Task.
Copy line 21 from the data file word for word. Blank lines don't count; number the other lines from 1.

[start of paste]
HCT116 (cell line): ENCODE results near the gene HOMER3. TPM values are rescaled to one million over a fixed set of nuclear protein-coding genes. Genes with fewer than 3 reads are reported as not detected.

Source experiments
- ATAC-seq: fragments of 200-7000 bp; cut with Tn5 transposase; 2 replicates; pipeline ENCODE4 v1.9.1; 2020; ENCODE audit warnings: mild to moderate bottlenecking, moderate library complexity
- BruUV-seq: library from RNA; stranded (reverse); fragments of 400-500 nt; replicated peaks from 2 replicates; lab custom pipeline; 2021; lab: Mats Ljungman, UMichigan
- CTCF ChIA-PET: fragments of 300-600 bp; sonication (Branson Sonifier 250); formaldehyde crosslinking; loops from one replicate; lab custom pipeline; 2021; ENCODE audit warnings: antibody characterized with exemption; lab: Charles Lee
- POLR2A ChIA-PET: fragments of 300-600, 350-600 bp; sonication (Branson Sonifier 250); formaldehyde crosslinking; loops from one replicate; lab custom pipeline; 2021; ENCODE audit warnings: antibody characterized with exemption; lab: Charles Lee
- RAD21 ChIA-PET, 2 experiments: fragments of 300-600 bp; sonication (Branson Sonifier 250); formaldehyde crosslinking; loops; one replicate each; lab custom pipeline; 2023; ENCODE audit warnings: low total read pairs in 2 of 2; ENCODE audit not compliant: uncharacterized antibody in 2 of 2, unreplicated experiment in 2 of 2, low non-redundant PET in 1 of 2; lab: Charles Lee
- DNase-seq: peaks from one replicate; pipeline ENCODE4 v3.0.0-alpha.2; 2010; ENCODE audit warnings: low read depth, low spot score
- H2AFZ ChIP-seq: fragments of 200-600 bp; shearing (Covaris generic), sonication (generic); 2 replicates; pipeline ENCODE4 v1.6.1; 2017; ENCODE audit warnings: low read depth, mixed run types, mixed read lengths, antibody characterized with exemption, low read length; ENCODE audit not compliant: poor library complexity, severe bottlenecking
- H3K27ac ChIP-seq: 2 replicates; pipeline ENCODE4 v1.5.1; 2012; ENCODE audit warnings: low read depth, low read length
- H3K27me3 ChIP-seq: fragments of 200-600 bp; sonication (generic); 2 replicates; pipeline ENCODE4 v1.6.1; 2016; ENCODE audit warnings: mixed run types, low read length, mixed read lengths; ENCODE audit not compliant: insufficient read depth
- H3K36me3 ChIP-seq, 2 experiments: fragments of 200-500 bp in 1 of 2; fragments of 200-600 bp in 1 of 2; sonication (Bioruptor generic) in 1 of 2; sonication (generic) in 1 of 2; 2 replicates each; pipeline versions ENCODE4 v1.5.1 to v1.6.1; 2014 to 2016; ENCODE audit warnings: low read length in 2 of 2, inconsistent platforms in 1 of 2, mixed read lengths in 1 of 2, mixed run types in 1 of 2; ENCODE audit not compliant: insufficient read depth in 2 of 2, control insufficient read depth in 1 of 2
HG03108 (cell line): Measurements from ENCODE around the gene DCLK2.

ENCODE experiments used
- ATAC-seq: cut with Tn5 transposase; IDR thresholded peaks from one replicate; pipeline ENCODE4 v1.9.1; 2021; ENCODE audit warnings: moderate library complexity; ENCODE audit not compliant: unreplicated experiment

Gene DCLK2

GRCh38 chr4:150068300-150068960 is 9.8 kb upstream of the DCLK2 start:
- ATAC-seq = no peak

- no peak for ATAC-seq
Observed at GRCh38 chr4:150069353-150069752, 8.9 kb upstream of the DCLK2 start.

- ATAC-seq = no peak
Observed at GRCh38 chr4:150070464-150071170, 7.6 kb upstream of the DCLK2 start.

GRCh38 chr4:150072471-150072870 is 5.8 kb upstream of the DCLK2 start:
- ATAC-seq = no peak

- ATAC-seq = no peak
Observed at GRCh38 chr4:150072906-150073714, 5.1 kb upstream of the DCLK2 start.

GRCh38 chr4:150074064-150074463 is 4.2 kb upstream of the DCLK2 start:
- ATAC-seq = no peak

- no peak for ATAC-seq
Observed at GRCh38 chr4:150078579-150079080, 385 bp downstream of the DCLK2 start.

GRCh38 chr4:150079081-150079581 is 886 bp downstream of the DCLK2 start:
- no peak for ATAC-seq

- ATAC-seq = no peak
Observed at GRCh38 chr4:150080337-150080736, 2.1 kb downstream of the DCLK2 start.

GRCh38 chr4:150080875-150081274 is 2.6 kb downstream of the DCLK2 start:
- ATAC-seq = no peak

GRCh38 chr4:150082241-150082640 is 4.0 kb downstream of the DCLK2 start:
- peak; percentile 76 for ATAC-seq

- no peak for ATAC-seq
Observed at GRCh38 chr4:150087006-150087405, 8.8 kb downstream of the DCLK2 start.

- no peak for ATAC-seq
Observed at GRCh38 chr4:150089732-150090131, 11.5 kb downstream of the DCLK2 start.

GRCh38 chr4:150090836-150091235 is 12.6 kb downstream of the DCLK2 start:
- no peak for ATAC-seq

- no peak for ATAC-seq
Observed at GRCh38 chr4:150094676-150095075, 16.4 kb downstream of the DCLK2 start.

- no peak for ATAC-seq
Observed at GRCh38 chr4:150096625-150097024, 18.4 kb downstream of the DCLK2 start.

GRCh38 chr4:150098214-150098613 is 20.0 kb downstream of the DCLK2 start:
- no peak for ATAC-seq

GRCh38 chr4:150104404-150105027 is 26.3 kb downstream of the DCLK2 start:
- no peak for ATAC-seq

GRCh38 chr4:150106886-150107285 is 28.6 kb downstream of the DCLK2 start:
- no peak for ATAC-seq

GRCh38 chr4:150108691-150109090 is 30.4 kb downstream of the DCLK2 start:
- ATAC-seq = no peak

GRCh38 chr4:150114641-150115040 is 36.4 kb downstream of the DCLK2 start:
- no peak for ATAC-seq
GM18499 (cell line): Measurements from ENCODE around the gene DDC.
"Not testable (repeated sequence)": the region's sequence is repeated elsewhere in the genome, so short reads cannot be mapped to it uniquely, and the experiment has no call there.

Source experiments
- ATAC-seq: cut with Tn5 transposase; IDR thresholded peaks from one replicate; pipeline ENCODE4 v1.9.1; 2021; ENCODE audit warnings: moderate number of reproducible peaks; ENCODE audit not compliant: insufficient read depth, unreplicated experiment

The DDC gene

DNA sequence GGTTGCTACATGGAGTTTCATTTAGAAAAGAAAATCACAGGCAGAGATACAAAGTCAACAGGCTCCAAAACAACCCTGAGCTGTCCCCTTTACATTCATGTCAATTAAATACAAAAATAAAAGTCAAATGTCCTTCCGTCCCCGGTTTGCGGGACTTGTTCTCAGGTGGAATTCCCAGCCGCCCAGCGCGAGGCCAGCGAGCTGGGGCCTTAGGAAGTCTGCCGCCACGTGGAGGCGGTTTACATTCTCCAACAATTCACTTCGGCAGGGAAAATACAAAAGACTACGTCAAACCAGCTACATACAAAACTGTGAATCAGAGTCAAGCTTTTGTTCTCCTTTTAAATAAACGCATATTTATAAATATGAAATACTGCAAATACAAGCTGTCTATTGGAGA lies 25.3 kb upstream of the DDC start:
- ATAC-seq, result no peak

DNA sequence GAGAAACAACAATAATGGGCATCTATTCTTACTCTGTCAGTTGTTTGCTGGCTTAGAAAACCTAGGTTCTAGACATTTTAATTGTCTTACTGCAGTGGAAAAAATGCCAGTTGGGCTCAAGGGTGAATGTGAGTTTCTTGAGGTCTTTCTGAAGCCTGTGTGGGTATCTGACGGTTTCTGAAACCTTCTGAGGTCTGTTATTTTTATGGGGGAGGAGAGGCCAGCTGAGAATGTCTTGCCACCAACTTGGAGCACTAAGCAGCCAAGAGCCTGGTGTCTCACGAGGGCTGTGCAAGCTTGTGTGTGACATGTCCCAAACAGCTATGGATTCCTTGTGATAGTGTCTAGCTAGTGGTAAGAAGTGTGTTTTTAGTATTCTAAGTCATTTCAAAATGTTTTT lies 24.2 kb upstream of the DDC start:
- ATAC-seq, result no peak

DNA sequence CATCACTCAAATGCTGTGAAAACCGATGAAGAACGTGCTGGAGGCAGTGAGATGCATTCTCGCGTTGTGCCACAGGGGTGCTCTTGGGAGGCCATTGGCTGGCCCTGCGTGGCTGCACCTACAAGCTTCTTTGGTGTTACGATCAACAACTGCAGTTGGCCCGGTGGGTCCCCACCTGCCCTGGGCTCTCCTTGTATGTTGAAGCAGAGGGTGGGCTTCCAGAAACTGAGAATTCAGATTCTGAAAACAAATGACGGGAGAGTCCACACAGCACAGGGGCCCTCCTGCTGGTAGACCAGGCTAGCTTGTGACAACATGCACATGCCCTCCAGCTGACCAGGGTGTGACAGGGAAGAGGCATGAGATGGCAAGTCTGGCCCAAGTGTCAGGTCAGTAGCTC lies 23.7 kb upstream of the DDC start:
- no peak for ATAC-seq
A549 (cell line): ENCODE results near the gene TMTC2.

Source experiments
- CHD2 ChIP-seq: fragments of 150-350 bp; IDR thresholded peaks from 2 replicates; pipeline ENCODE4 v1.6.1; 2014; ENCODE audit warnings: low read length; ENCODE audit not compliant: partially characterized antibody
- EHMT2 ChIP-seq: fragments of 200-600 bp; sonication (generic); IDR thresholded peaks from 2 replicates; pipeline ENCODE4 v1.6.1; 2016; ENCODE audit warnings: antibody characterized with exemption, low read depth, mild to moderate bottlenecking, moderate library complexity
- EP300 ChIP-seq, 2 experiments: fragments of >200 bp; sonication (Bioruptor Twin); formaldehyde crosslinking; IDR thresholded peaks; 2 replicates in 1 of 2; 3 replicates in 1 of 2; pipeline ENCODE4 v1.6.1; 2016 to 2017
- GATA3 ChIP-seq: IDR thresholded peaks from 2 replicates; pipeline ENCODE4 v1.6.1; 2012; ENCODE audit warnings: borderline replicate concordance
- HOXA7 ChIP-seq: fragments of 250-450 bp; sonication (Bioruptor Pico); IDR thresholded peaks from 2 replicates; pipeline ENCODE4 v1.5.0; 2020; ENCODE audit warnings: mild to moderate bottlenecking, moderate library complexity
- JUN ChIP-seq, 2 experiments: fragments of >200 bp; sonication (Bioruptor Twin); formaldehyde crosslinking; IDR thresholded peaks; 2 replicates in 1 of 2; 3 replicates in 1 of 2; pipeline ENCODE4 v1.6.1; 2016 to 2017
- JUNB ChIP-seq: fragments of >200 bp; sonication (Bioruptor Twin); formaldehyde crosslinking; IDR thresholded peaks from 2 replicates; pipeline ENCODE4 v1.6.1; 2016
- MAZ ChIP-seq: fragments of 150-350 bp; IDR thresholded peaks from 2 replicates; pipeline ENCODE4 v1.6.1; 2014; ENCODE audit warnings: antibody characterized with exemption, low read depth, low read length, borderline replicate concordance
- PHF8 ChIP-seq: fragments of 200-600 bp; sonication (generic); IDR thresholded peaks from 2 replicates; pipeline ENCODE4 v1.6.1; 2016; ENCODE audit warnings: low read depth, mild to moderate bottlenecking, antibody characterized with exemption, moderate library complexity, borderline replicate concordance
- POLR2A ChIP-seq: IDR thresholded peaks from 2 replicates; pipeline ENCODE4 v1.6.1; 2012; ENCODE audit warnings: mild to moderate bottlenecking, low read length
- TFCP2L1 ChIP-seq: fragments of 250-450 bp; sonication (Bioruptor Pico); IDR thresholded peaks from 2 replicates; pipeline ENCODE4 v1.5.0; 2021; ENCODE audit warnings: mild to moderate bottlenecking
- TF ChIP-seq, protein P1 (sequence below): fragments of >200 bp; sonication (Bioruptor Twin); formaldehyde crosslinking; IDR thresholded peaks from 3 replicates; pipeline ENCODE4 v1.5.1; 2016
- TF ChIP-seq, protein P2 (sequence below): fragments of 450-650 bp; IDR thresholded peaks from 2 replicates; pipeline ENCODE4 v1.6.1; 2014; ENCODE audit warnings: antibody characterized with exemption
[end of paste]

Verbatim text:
- ATAC-seq = no peak